Jake Rudd’s Story

 

(The Rudd Family, L-R: Ella, Lisa, Jake and Kevin)

On the surface, Jake Rudd is just like any other 15-year-old boy.

He loves sports, namely lacrosse, hanging out with his friends and has an obsessive addiction to the video game “Fortnite.”

But dig a little deeper, and it becomes crystal clear that Rudd is no ordinary teenager.

More like extraordinary.

When he was just 13 years old, Rudd began feeling intense pain in his leg. He and his family — mom Lisa, dad Kevin and younger sister Ella — didn’t think much of it, assuming it was a result of playing a physically-demanding sport like lacrosse. After a battery of tests, Rudd was diagnosed with Ewing’s sarcoma on April 19, 2016. Ewing’s sarcoma is an extremely rare form of cancer that grows in the bones or in the soft tissue around bones; it usually affects around 200 children and young adults (usually between the ages of 10 and 20, according to WebMD) and, while usually curable, it still creates a world of pain, suffering and uncertainty for patients and their families.

“At that point, your world is shattered,” Lisa Rudd recalled. “Everything you knew about before, it is no longer. It’s a whole different world you never expected to be in.”

In Jake’s case, the tumor that was discovered was in the femur of his right leg. He endured 12 weeks of chemotherapy, followed by an extensive surgery that entailed his femur and tumor being removed, being replaced by part of Rudd’s fibula and the femur from a cadaver. He went back in for another 16 months of chemo following surgery, and for the last 17 months, Rudd has been cancer-free.

“They did perform two additional surgeries in the past year, since the leg was not healing the way they had hoped,” Lisa said. “The first one was a very complex surgery, and knock on wood we are hoping and praying the most recent one was his last surgery. We’re hoping it’s going to heal the way we had hoped, and the plan is for Jake to have a regular, working, good and normal leg. Hopefully, he can even play some sports, be active, run and jump and all of those things.”

Jake is still using crutches to get around, but his outlook and attitude have remained positive. He remained resolute throughout the entire process, even if it turned Lisa and Kevin’s lives upside-down. Lisa had to quit her job to stay home and care for her son, and, while retaining his own job, Kevin spent as much time as he could with his son.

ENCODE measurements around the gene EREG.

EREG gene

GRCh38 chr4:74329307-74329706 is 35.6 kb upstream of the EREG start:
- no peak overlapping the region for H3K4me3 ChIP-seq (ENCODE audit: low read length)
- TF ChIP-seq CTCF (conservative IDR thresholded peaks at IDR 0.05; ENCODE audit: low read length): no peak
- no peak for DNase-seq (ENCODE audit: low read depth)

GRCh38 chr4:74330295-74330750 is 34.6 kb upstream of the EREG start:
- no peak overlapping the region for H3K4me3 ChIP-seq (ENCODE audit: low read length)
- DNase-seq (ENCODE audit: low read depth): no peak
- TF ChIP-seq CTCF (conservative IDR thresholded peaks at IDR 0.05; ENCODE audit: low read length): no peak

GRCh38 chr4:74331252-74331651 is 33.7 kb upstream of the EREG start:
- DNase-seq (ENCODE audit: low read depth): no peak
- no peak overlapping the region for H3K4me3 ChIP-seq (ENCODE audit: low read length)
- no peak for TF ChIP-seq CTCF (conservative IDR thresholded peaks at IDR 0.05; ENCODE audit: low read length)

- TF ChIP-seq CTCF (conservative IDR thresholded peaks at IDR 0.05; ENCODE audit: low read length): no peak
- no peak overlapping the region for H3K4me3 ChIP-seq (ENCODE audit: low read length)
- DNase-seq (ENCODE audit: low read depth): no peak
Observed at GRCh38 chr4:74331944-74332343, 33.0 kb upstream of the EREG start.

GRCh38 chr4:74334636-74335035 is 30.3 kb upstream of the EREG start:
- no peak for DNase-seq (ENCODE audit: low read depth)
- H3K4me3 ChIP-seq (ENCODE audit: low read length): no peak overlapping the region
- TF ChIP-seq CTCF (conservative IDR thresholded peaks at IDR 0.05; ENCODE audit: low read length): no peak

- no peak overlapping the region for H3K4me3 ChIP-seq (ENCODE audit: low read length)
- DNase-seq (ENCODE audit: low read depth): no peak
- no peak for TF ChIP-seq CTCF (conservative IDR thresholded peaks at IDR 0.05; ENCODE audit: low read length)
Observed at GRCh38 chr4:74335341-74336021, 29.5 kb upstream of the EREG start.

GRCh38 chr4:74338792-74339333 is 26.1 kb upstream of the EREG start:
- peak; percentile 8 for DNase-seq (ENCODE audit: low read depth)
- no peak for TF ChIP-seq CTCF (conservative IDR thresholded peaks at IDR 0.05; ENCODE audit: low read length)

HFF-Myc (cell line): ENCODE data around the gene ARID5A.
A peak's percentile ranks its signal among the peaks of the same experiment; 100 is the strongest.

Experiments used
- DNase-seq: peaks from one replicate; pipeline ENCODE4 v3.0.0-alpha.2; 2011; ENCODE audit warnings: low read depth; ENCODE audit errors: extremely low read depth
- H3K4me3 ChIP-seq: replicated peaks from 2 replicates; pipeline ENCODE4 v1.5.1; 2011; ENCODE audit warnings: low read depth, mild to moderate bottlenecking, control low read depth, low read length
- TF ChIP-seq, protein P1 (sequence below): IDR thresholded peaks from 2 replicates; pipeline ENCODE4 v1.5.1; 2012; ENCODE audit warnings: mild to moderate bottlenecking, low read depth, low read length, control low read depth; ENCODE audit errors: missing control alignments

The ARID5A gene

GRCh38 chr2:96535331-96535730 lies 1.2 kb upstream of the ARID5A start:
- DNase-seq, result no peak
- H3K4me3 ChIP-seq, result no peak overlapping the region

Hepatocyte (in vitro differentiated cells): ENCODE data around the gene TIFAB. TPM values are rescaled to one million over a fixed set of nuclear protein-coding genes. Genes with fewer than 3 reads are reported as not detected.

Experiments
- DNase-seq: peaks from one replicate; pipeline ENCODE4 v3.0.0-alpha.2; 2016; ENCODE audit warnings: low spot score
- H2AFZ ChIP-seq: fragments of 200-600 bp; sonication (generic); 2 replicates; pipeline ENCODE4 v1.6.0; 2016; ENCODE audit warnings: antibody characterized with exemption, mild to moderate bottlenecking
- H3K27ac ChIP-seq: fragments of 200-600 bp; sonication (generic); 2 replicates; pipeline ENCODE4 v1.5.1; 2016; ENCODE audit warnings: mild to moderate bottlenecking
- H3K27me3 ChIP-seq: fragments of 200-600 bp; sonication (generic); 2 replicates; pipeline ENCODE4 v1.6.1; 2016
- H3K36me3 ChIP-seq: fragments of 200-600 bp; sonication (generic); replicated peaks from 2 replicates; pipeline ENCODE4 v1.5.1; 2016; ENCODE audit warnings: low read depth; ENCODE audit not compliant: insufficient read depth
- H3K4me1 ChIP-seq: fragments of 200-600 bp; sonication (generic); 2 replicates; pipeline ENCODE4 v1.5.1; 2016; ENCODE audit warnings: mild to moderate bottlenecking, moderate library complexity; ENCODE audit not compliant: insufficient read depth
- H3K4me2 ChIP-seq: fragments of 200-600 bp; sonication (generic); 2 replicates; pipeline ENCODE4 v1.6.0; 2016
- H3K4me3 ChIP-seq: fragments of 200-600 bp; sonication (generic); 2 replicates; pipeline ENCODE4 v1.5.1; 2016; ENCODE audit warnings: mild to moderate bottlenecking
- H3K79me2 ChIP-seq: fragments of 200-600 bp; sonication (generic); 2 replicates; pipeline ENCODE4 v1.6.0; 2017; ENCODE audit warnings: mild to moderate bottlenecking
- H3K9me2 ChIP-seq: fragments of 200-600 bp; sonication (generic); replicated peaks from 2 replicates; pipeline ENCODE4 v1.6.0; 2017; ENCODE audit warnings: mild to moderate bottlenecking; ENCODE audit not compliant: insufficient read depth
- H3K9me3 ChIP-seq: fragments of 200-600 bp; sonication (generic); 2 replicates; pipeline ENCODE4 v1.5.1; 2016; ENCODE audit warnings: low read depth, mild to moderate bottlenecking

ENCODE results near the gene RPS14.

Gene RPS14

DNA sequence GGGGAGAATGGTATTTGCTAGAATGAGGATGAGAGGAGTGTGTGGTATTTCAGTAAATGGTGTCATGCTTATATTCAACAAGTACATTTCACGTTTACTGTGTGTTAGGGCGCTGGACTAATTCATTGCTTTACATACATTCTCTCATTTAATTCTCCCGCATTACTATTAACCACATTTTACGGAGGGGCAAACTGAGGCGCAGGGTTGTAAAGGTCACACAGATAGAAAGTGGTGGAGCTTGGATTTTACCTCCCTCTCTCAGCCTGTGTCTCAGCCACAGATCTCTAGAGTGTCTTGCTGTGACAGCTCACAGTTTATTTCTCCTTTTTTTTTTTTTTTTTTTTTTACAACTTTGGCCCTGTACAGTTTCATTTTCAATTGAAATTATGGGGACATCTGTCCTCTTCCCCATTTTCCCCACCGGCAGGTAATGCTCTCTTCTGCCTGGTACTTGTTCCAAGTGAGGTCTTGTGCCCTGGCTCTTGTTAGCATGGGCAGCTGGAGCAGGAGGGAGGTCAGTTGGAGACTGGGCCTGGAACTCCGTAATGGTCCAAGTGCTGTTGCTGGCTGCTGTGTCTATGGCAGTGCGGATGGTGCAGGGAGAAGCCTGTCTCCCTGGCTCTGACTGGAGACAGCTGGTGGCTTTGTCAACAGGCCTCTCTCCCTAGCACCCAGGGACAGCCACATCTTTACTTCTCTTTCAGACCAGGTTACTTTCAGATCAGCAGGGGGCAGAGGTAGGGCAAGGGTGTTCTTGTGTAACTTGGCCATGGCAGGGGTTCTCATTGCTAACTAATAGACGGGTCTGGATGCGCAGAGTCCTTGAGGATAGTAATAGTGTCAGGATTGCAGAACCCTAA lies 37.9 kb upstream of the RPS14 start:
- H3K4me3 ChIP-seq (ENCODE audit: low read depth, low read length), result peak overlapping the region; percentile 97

Jake and his family spoke to HEADstrong following the foundation’s National Lax-Off Against Cancer press conference on April 25, an event in which Jake shared his inspirational story about beating the odds. The family and HEADstrong actually first came into contact before Jake’s cancer diagnosis, as the foundation was one of a few the family raised money for leading up to Jake’s bar mitzvah. The manager of Jake’s club lacrosse team had connected the Rudd family and HEADstrong, and there was an instant connection, especially after Jake’s diagnosis and initial surgery.

“Pat (Colleluori, HEADstrong Chief Marketing Officer) and I talked for about two hours one day not long after Jake’s surgery,” Kevin Rudd said. “He told me about his brother Nick, who came out of the hospital from cancer treatment and put his uniform and pads on and played, even though he was very sick. It didn’t stop him. I went home and told Jake that story when he was really hurting, recovering from extensive surgery. We’ve kept in contact throughout the past couple years.”

“It’s amazing what the foundation does, and they have been so helpful to us,” Lisa added. “What they provide here is wonderful. Having Jake here to be a part of this, we’re very grateful to turn this horrific experience into something positive. We’ve learned a lot, and we’ve all grown from it and want to use the experience to help others. We’re real proud to be part of the HEADstrong Foundation in any way possible.”

Just like Nick Colleluori, Jake Rudd’s own sense of normalcy has been sacred to him during his odyssey. Lisa said he “put his blinders on” through the process, and was “business as usual,” attending football games or fireworks shows even when he was nauseous, balding and using a wheelchair to get around.

“His attitude has been amazing,” Lisa said.

“I’m very proud of him,” Ella added.

“Pretty much through this whole thing, I was fine,” Jake said. “Luckily, I had a great support system of family and friends who always stood by my side. I’m very thankful. They kept me from going crazy.”

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